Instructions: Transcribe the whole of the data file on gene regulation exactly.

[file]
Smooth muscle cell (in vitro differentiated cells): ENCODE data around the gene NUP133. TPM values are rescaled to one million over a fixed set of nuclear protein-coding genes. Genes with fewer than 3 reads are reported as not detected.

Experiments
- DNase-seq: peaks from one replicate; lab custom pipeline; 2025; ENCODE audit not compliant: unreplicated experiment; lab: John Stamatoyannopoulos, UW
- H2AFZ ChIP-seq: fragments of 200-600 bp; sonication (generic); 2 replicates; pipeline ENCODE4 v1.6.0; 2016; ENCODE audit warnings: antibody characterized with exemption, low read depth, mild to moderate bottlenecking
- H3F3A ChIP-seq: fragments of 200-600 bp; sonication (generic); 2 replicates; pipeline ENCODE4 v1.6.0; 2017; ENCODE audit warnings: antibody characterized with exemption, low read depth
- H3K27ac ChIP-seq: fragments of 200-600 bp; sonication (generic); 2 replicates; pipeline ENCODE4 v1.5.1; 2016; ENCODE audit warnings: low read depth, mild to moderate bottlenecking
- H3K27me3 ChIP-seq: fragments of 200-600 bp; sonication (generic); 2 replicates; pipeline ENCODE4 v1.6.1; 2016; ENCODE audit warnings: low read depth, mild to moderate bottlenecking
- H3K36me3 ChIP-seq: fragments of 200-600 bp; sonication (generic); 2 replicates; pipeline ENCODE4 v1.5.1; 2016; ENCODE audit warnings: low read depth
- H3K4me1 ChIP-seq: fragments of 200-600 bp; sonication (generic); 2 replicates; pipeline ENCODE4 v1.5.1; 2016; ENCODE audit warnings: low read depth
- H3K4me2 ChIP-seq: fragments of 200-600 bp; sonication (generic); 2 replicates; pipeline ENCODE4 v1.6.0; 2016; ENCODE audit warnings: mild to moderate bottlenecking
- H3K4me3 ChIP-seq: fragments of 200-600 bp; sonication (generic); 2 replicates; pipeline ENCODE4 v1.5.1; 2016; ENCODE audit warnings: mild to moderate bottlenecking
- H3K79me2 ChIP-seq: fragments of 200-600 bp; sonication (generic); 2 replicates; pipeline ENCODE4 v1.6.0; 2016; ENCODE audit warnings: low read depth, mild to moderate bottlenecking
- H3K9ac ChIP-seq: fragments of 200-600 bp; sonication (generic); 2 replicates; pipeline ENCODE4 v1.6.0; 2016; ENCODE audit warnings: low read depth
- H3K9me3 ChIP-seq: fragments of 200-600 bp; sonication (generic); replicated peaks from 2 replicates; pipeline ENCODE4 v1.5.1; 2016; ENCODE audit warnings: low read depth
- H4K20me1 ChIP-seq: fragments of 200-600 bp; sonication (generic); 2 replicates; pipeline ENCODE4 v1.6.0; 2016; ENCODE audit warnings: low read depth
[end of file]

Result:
Smooth muscle cell (in vitro differentiated cells): ENCODE data around the gene NUP133. TPM values are rescaled to one million over a fixed set of nuclear protein-coding genes. Genes with fewer than 3 reads are reported as not detected.

Experiments
- DNase-seq: peaks from one replicate; lab custom pipeline; 2025; ENCODE audit not compliant: unreplicated experiment; lab: John Stamatoyannopoulos, UW
- H2AFZ ChIP-seq: fragments of 200-600 bp; sonication (generic); 2 replicates; pipeline ENCODE4 v1.6.0; 2016; ENCODE audit warnings: antibody characterized with exemption, low read depth, mild to moderate bottlenecking
- H3F3A ChIP-seq: fragments of 200-600 bp; sonication (generic); 2 replicates; pipeline ENCODE4 v1.6.0; 2017; ENCODE audit warnings: antibody characterized with exemption, low read depth
- H3K27ac ChIP-seq: fragments of 200-600 bp; sonication (generic); 2 replicates; pipeline ENCODE4 v1.5.1; 2016; ENCODE audit warnings: low read depth, mild to moderate bottlenecking
- H3K27me3 ChIP-seq: fragments of 200-600 bp; sonication (generic); 2 replicates; pipeline ENCODE4 v1.6.1; 2016; ENCODE audit warnings: low read depth, mild to moderate bottlenecking
- H3K36me3 ChIP-seq: fragments of 200-600 bp; sonication (generic); 2 replicates; pipeline ENCODE4 v1.5.1; 2016; ENCODE audit warnings: low read depth
- H3K4me1 ChIP-seq: fragments of 200-600 bp; sonication (generic); 2 replicates; pipeline ENCODE4 v1.5.1; 2016; ENCODE audit warnings: low read depth
- H3K4me2 ChIP-seq: fragments of 200-600 bp; sonication (generic); 2 replicates; pipeline ENCODE4 v1.6.0; 2016; ENCODE audit warnings: mild to moderate bottlenecking
- H3K4me3 ChIP-seq: fragments of 200-600 bp; sonication (generic); 2 replicates; pipeline ENCODE4 v1.5.1; 2016; ENCODE audit warnings: mild to moderate bottlenecking
- H3K79me2 ChIP-seq: fragments of 200-600 bp; sonication (generic); 2 replicates; pipeline ENCODE4 v1.6.0; 2016; ENCODE audit warnings: low read depth, mild to moderate bottlenecking
- H3K9ac ChIP-seq: fragments of 200-600 bp; sonication (generic); 2 replicates; pipeline ENCODE4 v1.6.0; 2016; ENCODE audit warnings: low read depth
- H3K9me3 ChIP-seq: fragments of 200-600 bp; sonication (generic); replicated peaks from 2 replicates; pipeline ENCODE4 v1.5.1; 2016; ENCODE audit warnings: low read depth
- H4K20me1 ChIP-seq: fragments of 200-600 bp; sonication (generic); 2 replicates; pipeline ENCODE4 v1.6.0; 2016; ENCODE audit warnings: low read depth